© 2008 Bryant White
Reuben Wells was one of 10 children born to Ebenezer and Elizabeth Field Wells, of Greenfield, Massachusetts. In 1758, when Reuben was 5 years old, illness swept through the family, and within days, took the lives of 3 of his 5 siblings. Reuben Wells was only 19 when he married Experience Severance in 1772. Eight of their twelve children had been born by 1786. During the American Revolution, Reuben enlisted for a 3-month tour in 1780. The muster roll described him as being 5'10" and possessing a "light" complexion, hair and eyes. In 1781, he enlisted for a three year tour of service in the Continental Army. Reuben's duties as the town tax collector during the war made him acutely aware of the economic hard times during the war and in its aftermath; he was chronically years in arrears in collecting these taxes.
Although Reuben Wells himself apparently was not actively involved in Shays' Rebellion, like many other Greenfield people he was connected to people who took up arms for and against the Massachusetts government during the Regulation. Reuben knew many of the men who were at the United States Arsenal on January 25, 1787, both among the government militia called out to defend the Arsenal and its stores, and the Regulators determined to commandeer the barracks, weapons and supplies. Reuben's first cousin once removed was Captain Agrippa Wells, an outspoken local Regulator leader who led a company of Greenfield men in the storming of the Arsenal. Agrippa's daughter was married to Reuben's younger brother. Meanwhile, Reuben's cousin Elisha Wells served in the government militia called up to oppose the Regulators. In the months following the bloody encounter at the Arsenal and the collapse of organized armed resistance, thousands of former Regulators came forward to surrender their arms and take an oath affirming their loyalty to the Commonwealth of Massachusetts. When Seth Catlin, a justice of the peace from nearby Deerfield, announced that he would be administering oaths of allegiance in February, 1787, he chose Reuben Wells' tavern as the location. We may wonder what Rueben's thoughts might have been as he stood behind his bar observing Seth Catlin administer the loyalty oath to former Regulators from Greenfield and the surrounding towns, some of whom may have frequented his tavern or been among his friends and acquaintances.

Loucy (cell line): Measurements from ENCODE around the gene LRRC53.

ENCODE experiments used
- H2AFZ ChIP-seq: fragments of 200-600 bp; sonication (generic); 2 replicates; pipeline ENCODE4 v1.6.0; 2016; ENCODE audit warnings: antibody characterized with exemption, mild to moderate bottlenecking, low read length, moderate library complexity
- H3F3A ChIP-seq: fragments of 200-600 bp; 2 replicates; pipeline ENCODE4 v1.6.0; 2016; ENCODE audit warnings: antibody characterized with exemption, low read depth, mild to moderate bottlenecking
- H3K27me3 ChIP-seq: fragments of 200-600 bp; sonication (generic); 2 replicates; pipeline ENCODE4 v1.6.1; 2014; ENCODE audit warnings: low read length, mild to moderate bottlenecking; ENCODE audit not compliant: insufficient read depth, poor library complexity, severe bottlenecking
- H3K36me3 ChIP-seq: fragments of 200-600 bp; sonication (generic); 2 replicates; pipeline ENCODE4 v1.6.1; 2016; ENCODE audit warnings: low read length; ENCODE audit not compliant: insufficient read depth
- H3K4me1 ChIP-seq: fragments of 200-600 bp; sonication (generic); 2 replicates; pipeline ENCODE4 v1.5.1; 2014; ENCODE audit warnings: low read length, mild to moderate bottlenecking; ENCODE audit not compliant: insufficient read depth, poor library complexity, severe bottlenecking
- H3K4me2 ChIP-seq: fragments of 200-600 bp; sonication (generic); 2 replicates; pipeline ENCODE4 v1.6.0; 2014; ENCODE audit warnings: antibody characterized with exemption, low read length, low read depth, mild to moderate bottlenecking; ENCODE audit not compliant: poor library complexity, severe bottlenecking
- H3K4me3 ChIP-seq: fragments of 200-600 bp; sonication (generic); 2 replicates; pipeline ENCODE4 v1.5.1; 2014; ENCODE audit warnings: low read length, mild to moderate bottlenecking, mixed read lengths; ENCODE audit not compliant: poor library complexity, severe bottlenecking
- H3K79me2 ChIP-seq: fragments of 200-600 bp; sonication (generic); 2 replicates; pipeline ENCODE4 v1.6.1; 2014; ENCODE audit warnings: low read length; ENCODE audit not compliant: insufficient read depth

Reuben Wells did not remain in Greenfield for long following Shays' Rebellion. He sold his tavern in 1789 and moved to Waterbury, Vermont, where "Lieutenant Ruben Wells" held many town offices. Wells moved his family to Richmond, Vermont before moving to Massena, New York where he died in 1815.
Note: All narratives about people are, to the extent possible, based on primary and secondary historical sources.
See Further Reading for a list of sources used in creating this narrative. For a discussion of issues related to telling people's stories on the site, see: Bringing History to Life: The People of Shays' Rebellion